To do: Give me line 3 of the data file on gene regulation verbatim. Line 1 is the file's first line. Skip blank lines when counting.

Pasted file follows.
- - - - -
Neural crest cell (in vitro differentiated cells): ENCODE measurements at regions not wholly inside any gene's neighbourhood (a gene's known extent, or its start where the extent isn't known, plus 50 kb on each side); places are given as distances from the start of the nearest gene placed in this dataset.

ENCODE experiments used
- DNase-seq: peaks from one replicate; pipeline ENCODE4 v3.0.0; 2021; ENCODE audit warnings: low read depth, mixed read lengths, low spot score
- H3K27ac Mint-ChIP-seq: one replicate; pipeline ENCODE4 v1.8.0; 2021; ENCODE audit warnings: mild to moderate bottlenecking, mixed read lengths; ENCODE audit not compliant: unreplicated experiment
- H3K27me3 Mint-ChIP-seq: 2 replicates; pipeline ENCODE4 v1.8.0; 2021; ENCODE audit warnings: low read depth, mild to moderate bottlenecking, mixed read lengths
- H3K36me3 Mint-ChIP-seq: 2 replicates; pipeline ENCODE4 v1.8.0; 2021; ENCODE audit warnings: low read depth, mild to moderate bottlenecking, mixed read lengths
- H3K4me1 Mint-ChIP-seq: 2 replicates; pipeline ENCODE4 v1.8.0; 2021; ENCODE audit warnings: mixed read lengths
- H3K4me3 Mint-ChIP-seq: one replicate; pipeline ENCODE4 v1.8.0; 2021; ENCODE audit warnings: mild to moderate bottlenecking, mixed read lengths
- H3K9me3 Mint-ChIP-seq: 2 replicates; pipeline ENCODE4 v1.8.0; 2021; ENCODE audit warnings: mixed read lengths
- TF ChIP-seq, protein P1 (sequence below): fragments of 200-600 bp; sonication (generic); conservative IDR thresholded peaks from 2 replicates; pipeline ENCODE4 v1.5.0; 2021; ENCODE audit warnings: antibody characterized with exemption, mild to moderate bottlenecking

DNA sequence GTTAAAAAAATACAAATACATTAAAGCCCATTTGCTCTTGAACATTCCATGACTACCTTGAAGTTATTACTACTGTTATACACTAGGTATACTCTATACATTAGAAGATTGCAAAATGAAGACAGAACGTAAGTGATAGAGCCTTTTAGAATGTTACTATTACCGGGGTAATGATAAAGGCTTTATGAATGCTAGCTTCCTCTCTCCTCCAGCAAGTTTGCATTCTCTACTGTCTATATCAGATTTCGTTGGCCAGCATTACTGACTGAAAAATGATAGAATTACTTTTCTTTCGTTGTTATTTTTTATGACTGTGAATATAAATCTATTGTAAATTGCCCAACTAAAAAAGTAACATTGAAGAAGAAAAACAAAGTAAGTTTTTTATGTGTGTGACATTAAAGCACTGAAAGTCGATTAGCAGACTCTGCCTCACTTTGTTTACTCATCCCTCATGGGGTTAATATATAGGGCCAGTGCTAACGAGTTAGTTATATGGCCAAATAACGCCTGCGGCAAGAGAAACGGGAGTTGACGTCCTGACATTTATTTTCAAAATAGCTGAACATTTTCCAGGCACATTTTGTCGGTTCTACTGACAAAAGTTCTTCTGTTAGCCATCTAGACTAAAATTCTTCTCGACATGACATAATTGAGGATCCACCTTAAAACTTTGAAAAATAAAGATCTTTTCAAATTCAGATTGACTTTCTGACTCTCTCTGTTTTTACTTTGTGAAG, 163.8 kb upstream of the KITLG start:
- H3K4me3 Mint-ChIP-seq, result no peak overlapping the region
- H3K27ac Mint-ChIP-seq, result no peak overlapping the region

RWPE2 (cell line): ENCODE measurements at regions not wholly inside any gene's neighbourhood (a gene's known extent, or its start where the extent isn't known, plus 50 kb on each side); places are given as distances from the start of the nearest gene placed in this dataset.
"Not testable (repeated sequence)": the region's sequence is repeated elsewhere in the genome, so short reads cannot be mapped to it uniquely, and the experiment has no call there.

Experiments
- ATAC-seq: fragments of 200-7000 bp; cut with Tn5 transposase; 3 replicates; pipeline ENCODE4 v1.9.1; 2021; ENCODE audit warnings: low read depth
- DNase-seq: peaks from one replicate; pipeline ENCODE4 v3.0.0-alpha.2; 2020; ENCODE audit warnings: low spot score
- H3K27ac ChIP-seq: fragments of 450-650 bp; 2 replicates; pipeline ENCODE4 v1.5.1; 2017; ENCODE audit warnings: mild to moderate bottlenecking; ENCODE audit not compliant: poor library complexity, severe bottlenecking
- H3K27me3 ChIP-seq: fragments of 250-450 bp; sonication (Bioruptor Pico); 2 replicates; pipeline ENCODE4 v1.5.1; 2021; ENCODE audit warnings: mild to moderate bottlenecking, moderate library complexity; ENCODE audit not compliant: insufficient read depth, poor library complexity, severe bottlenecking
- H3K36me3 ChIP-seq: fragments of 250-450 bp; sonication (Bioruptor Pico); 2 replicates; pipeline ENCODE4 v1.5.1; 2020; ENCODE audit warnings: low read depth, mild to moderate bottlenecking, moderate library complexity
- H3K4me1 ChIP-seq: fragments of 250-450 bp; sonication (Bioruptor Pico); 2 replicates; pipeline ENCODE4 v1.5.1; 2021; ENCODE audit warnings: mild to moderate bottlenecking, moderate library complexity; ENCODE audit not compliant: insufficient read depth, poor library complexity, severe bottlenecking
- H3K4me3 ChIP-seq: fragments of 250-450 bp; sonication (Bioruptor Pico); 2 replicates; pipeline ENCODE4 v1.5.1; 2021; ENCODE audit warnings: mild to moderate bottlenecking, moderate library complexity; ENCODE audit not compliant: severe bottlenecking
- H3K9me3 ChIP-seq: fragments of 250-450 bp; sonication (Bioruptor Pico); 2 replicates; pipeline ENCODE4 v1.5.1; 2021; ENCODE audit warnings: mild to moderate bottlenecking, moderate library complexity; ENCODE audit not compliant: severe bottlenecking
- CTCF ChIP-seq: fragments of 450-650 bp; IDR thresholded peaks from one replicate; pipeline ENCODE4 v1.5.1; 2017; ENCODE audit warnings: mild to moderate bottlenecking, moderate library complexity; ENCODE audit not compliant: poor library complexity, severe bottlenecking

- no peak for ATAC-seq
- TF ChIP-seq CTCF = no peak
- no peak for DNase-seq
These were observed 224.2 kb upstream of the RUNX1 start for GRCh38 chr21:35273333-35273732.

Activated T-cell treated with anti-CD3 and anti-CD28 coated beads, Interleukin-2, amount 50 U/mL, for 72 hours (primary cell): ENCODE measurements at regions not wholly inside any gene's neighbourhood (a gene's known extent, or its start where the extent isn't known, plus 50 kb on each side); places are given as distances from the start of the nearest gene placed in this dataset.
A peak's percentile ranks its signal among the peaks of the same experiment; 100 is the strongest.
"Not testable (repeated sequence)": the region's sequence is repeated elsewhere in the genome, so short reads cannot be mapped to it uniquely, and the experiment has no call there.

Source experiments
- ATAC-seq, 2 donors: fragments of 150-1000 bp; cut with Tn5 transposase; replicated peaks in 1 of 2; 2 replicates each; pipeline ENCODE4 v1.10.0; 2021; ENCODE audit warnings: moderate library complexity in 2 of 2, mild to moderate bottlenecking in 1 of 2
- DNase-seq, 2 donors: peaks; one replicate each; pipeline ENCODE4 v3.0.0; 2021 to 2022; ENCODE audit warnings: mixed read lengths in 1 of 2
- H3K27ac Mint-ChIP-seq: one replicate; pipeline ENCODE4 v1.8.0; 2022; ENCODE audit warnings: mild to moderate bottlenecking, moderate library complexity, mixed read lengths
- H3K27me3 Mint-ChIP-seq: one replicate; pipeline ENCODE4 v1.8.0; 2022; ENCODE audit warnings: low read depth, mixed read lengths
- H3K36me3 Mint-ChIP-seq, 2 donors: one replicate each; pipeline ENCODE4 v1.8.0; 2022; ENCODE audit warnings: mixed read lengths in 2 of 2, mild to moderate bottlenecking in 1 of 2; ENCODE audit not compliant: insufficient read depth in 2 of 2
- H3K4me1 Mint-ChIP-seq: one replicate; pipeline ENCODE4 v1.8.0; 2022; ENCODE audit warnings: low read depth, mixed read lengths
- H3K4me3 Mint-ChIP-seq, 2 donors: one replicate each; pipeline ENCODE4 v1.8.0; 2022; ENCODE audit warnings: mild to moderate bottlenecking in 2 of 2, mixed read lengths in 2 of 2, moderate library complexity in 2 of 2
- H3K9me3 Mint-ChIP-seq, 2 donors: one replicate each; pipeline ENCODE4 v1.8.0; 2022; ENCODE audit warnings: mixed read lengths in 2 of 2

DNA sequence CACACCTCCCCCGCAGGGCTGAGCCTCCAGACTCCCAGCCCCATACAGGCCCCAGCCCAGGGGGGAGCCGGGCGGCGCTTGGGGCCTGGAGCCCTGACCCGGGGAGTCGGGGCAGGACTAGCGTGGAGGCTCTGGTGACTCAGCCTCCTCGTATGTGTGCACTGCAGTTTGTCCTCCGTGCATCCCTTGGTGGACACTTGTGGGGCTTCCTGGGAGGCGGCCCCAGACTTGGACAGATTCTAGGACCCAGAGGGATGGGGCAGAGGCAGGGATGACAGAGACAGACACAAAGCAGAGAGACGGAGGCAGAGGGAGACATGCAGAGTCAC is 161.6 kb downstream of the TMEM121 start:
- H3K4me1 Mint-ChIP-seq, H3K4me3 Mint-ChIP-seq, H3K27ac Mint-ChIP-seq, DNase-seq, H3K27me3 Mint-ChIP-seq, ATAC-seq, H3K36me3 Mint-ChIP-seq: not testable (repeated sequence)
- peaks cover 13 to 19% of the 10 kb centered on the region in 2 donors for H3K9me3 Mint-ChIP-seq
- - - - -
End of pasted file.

- DNase-seq: peaks from one replicate; pipeline ENCODE4 v3.0.0; 2021; ENCODE audit warnings: low read depth, mixed read lengths, low spot score